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Valley Meat Company in Roswell has become the focal point for arguments over horse over-population in the same way ants become the focal points of bored boys with magnifying glasses. There’s more heat than light.
In the back-and-forth chatter, I’m hearing a lot of arguments that don’t hold water. And, even if the determined Rick De Los Santos manages to open his plant, it doesn’t solve all of our horse problems.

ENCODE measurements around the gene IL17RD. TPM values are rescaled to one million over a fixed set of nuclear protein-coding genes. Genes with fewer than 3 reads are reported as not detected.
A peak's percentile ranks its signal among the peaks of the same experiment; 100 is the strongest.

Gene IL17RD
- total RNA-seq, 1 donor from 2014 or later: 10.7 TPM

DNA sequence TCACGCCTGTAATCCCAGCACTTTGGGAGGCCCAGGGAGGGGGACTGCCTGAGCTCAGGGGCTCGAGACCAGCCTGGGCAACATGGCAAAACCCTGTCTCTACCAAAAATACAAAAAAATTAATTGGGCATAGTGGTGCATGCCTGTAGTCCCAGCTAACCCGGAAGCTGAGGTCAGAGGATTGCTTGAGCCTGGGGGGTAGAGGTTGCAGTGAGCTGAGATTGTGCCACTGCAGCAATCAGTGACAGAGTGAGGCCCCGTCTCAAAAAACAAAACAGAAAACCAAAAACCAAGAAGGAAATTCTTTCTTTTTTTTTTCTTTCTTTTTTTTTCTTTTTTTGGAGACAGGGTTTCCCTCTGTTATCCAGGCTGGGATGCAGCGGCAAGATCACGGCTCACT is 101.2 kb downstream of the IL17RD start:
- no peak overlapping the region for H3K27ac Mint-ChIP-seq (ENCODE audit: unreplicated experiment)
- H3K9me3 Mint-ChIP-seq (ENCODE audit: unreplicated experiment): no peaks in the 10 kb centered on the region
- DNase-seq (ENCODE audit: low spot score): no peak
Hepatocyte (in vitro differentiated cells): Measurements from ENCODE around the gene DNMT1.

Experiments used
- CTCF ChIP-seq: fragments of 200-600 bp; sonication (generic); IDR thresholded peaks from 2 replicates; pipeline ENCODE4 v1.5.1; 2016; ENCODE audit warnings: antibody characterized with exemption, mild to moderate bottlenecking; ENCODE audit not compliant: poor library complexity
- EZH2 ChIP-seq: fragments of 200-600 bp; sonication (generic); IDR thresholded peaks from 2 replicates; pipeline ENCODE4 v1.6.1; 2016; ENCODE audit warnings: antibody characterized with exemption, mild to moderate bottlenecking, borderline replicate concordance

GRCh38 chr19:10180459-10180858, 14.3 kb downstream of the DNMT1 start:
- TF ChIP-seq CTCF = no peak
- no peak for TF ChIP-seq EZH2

The most ironic argument against a slaughterhouse for unwanted horses is that the noble animal is a western icon, a star in the Taming of the West. Somebody needs to read more history. To pioneers, the army and Indian tribes, horses were transportation. When a horse was used up, it was eaten: Meat’s meat.
I’ve read many a description of battles in which combatants aimed for the horse — it was an easier target. Recently, blogger Dan Wilson, on the website Military History, wrote that we have a distorted view of history when it comes to the horse: “Warriors made no distinction between horse and rider in combat. War is brutal and animals suffered from that same brutality.”
Many an army patrol in the Old West ate their horses when their rations ran out. You don’t see that in the movies.
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